Back in the Tearling, Kelsea took on her role as Queen with no holds barred.  The enormity of the situation at hand was indeed very overwhelming for Kelsea but I admired her ability to think outside of the box and look at the big picture, while trying to find elusive solutions to her monumental problems.  Heady responsibilities like these would change anyone, but with Kelsea, it changed her in many ways.  She not only went through a physical metamorphosis that seemed to be magically enhanced, but a personality change too. I'm not sure how I felt about her going through this change.  As well, her inner yearnings felt very awkward and a bit out of character to me, but I believe that was tied in with this peculiar transformation.  I still adored her spunk and a-bull-in-a-china-shop ways but as her physical, intellectual and personality changes took place, I liked her a bit less. But I am not giving up on her either.

 Old favourites return including Kelsea's protectors--the Queen's Guard--Mace and Pen and crew, along with Father Tyler who was another character that I felt a great deal of affection toward...a kinship his love for books and his faith.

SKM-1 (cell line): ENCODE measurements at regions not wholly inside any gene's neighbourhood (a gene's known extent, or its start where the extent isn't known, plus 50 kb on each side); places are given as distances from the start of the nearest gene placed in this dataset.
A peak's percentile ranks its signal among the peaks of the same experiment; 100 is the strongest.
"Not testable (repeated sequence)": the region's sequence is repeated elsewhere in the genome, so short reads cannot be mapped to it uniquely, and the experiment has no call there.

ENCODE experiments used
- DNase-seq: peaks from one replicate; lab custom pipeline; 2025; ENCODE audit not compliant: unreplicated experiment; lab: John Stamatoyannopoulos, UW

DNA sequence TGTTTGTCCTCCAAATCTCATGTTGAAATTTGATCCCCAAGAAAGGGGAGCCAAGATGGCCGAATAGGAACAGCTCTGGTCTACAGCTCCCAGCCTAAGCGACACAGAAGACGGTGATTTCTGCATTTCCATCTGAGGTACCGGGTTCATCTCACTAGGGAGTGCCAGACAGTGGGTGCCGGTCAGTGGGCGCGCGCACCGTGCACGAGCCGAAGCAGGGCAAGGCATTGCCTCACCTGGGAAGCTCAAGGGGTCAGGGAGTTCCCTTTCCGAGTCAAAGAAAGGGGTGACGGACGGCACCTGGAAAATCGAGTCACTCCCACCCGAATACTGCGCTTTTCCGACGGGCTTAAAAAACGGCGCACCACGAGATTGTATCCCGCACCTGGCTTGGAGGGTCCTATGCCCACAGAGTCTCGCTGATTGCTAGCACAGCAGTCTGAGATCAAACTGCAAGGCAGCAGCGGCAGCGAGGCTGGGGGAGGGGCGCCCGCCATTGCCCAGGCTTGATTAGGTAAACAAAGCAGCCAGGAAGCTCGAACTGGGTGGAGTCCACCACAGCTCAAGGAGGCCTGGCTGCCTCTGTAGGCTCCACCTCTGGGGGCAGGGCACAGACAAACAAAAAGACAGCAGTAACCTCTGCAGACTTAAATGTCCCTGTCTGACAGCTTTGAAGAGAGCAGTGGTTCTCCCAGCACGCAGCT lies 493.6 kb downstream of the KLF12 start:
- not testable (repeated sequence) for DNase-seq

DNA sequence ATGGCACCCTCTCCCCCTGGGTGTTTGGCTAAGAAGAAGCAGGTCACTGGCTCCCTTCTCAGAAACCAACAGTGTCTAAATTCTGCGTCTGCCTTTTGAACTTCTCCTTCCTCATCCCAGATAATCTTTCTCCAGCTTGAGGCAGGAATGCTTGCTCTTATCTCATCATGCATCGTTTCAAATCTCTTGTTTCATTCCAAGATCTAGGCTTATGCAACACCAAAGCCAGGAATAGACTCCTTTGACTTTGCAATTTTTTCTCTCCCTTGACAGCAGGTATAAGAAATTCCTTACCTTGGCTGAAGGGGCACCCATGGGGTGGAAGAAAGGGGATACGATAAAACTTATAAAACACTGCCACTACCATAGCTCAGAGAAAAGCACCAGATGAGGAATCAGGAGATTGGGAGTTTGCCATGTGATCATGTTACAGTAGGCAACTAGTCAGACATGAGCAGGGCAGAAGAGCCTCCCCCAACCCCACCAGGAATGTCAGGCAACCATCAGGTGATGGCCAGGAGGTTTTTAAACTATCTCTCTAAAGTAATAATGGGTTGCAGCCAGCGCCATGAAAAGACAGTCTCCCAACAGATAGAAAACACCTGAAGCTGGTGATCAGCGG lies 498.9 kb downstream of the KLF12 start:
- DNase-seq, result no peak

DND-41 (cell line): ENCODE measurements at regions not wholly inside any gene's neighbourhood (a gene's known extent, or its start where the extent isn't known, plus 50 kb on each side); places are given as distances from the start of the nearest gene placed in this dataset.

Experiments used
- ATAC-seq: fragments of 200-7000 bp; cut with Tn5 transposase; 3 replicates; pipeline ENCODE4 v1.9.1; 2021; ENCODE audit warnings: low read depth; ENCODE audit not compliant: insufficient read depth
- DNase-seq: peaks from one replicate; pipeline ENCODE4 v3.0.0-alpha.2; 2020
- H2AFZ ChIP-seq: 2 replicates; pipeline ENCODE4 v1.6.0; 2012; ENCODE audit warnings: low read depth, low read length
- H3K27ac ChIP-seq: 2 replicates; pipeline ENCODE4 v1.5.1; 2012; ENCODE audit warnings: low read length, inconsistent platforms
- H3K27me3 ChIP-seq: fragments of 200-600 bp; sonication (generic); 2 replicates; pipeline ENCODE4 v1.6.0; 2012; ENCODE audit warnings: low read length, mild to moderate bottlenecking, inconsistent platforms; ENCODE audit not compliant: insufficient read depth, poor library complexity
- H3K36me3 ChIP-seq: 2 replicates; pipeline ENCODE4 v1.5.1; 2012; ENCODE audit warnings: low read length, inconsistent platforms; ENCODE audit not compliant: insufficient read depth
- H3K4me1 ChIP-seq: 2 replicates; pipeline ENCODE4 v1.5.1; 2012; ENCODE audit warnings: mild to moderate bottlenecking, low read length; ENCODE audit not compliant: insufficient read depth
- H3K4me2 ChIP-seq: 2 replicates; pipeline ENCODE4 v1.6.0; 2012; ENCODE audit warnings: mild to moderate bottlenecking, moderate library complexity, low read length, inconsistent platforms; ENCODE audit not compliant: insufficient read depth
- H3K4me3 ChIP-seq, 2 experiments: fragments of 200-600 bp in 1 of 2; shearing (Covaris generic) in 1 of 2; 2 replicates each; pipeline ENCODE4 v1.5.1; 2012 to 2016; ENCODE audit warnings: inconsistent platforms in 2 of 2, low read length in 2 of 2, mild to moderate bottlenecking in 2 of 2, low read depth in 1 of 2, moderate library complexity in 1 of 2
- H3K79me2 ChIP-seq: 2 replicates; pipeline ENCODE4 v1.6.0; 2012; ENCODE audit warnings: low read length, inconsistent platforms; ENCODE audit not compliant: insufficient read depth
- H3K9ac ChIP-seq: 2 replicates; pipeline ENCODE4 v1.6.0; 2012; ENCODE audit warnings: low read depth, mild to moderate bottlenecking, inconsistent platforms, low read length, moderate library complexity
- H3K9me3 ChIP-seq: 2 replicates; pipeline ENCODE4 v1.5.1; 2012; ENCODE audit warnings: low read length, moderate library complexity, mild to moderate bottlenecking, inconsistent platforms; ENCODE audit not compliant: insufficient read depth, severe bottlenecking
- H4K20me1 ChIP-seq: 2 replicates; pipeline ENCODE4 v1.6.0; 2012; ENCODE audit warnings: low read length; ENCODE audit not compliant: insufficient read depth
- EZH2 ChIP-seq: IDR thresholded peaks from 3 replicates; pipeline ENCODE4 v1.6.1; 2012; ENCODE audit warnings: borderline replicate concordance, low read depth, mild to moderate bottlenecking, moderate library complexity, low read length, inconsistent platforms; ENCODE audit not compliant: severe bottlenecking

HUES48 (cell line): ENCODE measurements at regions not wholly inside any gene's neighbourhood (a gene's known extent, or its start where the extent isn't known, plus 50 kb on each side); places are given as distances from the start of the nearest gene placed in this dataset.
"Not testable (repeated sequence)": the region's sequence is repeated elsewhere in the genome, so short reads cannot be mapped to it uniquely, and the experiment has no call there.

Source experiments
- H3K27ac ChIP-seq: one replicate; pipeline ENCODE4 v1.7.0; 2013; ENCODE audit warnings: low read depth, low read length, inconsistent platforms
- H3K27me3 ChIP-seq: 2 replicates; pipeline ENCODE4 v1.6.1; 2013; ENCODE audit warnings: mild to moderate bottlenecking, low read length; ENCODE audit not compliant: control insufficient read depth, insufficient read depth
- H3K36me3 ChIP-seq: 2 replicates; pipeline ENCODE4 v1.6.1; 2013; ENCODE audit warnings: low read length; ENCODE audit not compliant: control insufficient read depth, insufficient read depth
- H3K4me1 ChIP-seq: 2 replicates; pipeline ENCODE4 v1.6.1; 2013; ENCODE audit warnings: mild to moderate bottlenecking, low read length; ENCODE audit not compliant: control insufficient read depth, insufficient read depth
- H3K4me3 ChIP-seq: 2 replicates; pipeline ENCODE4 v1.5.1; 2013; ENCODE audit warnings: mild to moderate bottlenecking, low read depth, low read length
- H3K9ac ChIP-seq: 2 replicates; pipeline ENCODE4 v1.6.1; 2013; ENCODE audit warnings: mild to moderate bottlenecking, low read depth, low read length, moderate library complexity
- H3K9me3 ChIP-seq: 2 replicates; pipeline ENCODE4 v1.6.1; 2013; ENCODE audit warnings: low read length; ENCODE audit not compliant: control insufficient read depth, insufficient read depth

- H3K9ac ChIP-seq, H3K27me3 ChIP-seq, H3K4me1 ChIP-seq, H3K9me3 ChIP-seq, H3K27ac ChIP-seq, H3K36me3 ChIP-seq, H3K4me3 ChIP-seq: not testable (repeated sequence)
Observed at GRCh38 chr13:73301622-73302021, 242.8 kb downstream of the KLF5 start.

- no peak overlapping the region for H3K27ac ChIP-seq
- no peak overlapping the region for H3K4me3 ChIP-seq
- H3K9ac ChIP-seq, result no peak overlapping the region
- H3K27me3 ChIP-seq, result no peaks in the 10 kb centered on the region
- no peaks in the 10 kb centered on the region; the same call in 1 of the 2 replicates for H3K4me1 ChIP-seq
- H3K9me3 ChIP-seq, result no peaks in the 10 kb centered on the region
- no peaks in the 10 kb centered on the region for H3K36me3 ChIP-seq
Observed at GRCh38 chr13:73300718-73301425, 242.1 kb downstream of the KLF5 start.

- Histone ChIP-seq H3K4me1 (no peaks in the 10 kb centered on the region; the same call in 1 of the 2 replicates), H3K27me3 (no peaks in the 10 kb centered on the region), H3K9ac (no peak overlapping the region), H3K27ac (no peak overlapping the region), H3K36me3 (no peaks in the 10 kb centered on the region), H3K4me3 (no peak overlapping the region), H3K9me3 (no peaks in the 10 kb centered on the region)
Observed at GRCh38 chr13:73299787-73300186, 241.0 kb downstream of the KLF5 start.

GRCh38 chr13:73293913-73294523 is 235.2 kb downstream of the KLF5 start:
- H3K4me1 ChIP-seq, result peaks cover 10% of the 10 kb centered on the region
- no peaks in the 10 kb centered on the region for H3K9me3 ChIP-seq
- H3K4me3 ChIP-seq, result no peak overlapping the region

There were a number of characters I expected to see more of that didn't happen, though, and I can't help but feel a bit let down by it.  Maybe they will have bigger roles in the final book?  I'm guessing so...but with this author, you just don't know what she has in store.

As much as the Red Queen remains Kelsea's biggest perceived threat, other villains (a couple in particular) emerged in this installment that gave new meaning to the words corrupt and evil.

I will also note that there were very dark and mature themes in this book.  While not gratuitous, there were scenes of extreme violence and rape--not fully explicit--but enough that I would caution sensitive individuals and wouldn't recommend for younger readers.

Overall, I really enjoyed this story.  This story, so far, is definitely getting an "A" for originality and a "B" for everything else.  It was hard to put down and I am anxious for the final book in the trilogy.  Thank you to the publisher for providing an advance copy through TLC Book Tours in exchange for my honest review.


With each passing day, Kelsea Glynn is growing into her new responsibilities as Queen of the Tearling. By stopping the shipments of slaves to the neighboring kingdom of Mortmesne, Kelsea has crossed the brutal Red Queen, who derives her power from dark magic and who is sending her fearsome army into the Tearling to take what she claims is hers. And nothing can stop the invasion.